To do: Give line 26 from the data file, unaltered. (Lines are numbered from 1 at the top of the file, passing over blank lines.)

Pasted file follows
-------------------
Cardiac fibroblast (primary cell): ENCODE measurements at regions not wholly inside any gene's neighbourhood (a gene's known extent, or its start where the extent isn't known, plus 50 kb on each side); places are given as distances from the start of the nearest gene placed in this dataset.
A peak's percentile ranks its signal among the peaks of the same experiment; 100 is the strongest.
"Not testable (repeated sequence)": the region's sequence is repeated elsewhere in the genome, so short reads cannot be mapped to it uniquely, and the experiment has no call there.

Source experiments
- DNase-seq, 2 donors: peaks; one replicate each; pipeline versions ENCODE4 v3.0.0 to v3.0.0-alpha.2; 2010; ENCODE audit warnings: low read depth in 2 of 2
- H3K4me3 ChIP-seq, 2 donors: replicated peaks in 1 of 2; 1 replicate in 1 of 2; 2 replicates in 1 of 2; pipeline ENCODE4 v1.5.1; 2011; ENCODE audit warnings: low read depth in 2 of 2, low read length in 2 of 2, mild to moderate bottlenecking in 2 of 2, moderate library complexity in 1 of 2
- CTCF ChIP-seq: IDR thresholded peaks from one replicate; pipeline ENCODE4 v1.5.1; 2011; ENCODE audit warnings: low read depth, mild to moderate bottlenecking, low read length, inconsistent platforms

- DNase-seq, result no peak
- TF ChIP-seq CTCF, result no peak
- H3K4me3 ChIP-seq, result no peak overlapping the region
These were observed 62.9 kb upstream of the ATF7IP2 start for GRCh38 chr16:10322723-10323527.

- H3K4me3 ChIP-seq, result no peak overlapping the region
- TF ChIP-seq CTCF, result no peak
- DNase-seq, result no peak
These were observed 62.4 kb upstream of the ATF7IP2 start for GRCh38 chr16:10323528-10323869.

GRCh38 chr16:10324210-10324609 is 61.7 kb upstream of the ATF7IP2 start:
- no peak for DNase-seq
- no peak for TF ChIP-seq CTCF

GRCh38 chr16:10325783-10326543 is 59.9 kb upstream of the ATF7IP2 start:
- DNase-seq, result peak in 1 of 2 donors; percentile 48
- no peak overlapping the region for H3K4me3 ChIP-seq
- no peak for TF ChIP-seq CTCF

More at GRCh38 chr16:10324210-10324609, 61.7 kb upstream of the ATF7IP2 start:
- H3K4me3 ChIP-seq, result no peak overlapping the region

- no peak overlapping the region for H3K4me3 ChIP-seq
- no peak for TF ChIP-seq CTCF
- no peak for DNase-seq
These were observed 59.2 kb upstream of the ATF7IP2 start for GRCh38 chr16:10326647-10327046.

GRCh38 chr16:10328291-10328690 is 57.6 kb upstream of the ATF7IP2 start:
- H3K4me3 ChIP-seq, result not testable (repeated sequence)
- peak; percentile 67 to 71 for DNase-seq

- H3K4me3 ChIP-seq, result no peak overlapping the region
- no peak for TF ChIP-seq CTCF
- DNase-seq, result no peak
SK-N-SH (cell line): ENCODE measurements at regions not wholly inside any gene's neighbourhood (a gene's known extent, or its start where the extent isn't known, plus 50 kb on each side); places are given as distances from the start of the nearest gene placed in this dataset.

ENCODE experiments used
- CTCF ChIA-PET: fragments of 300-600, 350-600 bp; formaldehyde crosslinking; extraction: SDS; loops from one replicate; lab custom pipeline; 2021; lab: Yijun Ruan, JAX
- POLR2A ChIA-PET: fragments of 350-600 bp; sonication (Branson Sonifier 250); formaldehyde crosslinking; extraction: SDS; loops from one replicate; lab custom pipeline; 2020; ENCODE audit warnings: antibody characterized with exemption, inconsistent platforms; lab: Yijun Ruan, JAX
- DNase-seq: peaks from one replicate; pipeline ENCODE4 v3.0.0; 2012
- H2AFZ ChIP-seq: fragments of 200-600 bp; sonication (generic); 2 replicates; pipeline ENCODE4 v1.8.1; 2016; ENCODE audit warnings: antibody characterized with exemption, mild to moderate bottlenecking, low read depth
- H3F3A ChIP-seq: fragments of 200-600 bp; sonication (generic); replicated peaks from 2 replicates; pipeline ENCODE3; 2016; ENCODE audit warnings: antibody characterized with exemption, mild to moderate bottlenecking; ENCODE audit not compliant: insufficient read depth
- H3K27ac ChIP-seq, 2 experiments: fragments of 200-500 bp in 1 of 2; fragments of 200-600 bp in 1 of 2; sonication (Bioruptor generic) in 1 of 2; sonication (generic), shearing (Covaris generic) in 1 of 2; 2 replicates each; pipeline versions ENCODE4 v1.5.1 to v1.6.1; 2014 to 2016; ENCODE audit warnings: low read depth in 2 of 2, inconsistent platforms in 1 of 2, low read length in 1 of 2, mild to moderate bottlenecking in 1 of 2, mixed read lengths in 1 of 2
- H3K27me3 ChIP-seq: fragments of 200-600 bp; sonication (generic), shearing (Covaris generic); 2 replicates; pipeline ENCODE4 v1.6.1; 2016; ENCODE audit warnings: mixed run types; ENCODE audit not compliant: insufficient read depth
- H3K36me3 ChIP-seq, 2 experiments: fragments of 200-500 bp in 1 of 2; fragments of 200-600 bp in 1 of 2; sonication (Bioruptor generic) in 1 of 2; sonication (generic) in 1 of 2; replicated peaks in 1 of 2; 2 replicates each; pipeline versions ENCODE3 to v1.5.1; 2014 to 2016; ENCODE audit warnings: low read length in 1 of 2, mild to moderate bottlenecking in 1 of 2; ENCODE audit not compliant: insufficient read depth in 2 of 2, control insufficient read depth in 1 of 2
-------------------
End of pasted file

- no peak for TF ChIP-seq CTCF